The story of the Younger family and Mama’s attempt to give her grandson Travis a better future by moving him to a white, more prosperous neighborhood is no crusty, irrelevant tale from our distant past. As Haberman reports, from 2000 to 2013, the number of Americans living in “concentrated poverty rose to 13.8 million from 7.2 million, with African-Americans and Latinos disproportionately represented.” These young people, like Travis, may not be entirely trapped by their zip codes, but they are significantly, tragically disadvantaged. Hansberry’s play, sadly, reflects an enduring reality that the Obama administration, as the article details, is now making its own attempt to address. In our own way as educators, by exposing our students to such complex, important texts, we can help them develop the powerful knowledge and critical thinking skills they will need to address these issues themselves.

Tuesday, September 6, 2016

A new school year, a new Mockingbird

EdWeek currently features an inspiring piece by David B. Cohen about teaching Mockingbird. Cohen talks about the ways in which his views and teaching of Harper Lee’s seminal and influential text have changed, particularly in light of his current reading about institutional racism and economic oppression in the historical period of the novel.

Indeed, as Cohen writes, “even if the book stays the same, the reader changes over time.” So his current reading of Mockingbird is different from what it was some twenty years ago, based on who he now is but also what he now knows about the broader context of the novel.

We might amplify Cohen’s important comments with a reminder that the readers of Mockingbird today are not just us, the teachers, but also our students. What broader context and particular reading do students today bring to the table in order to make sense out of Harper Lee’s text? What do we as teachers hope they will take away? How can we help them see the connections between this very historically specific story of Maycombe and today’s American universe, replete with tensions about race, economic inequality, social justice, etc.?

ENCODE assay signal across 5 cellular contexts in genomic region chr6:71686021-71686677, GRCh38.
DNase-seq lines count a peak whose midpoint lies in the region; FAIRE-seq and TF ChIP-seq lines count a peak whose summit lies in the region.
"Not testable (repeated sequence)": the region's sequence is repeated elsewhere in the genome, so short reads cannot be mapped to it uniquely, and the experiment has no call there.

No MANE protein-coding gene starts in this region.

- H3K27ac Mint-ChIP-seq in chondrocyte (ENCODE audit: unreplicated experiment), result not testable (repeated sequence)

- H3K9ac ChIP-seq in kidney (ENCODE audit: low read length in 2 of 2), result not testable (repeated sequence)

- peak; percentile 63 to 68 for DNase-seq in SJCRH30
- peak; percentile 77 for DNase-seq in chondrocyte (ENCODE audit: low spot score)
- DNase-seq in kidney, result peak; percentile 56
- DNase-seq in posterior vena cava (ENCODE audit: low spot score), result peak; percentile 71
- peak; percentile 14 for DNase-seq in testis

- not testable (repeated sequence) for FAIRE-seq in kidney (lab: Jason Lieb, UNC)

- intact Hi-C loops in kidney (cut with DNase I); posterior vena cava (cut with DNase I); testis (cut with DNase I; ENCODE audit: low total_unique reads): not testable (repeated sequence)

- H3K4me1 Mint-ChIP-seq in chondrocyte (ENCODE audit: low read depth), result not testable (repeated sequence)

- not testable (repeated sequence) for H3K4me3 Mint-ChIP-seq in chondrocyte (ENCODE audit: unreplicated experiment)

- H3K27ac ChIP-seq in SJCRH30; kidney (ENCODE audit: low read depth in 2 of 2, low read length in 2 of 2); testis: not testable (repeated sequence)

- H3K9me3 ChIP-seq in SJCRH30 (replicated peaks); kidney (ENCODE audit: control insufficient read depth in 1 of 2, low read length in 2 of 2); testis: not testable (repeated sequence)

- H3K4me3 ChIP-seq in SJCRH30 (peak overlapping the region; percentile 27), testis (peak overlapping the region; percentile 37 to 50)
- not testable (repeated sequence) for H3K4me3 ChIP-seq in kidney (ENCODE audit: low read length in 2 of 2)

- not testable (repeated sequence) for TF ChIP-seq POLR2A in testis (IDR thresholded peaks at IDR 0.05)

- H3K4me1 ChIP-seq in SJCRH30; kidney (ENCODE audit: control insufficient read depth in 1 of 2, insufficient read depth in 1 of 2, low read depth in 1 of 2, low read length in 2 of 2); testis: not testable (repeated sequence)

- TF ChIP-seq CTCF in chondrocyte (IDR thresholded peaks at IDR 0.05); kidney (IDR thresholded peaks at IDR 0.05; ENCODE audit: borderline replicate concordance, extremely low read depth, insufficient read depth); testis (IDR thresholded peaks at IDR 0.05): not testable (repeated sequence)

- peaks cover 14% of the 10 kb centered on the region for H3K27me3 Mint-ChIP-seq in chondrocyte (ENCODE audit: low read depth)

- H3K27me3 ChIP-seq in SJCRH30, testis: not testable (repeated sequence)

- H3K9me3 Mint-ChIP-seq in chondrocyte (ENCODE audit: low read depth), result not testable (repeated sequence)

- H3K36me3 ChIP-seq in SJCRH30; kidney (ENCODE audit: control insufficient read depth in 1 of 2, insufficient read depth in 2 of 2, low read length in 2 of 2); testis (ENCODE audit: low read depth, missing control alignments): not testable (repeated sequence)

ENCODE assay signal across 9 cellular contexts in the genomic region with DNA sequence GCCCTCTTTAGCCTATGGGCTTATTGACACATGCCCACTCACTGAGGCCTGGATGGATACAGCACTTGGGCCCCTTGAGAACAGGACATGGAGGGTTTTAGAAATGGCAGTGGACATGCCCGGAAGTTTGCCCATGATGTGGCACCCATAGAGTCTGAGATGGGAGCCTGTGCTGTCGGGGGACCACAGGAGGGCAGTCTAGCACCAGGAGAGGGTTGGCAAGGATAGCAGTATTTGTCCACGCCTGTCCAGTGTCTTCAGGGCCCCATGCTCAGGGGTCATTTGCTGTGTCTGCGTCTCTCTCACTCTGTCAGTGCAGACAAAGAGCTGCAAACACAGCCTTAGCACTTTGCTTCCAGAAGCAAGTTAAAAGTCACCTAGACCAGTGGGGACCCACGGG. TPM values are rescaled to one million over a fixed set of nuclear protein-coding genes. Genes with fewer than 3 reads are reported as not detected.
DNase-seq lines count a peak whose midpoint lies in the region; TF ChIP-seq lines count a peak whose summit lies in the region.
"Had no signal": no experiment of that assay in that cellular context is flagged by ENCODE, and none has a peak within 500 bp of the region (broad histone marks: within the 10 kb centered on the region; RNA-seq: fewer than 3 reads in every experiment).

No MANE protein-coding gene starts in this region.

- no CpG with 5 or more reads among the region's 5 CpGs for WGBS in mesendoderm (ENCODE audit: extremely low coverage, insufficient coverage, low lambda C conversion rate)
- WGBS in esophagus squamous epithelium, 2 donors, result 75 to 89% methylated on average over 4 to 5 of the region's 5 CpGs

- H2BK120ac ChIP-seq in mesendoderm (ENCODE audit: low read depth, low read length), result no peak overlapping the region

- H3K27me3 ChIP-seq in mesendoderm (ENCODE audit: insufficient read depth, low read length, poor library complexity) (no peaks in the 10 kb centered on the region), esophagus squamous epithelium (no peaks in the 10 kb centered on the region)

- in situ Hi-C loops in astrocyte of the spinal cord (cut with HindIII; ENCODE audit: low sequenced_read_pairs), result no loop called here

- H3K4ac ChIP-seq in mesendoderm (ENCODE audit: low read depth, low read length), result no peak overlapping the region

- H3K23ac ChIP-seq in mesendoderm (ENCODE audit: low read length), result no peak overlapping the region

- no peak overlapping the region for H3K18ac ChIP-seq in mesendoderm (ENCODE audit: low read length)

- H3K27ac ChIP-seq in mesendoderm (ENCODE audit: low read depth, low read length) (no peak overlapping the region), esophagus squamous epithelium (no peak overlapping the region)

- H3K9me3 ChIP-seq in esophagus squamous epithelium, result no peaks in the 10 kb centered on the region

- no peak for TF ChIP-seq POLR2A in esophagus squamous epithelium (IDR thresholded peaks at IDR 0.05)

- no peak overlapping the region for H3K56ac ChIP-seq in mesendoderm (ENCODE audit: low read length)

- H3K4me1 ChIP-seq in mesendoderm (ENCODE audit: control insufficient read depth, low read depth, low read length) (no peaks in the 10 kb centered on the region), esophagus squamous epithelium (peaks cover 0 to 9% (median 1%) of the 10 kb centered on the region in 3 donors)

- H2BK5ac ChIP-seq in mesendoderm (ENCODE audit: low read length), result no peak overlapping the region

Cohen writes that a text like Mockingbird is never at risk of feeling “stale and overused” because it contains such “rich material.” But he also emphasizes, so rightly, that by “adding relevant new learning,” we “keep the experience fresh.” Indeed, that is the difficult but exciting task of the skilled English teacher.

When we select innovative and engaging informational or nonfiction texts in order to provide a potent context for both us and for those many students for whom Mockingbird can seem an alien text describing a foreign world, we do our jobs well. There is no one Mockingbird; which version of Harper Lee’s novel will you offer your students this year? What texts will you curate for them in order to shape their first or second encounter with what Oprah Winfrey calls “our national novel”?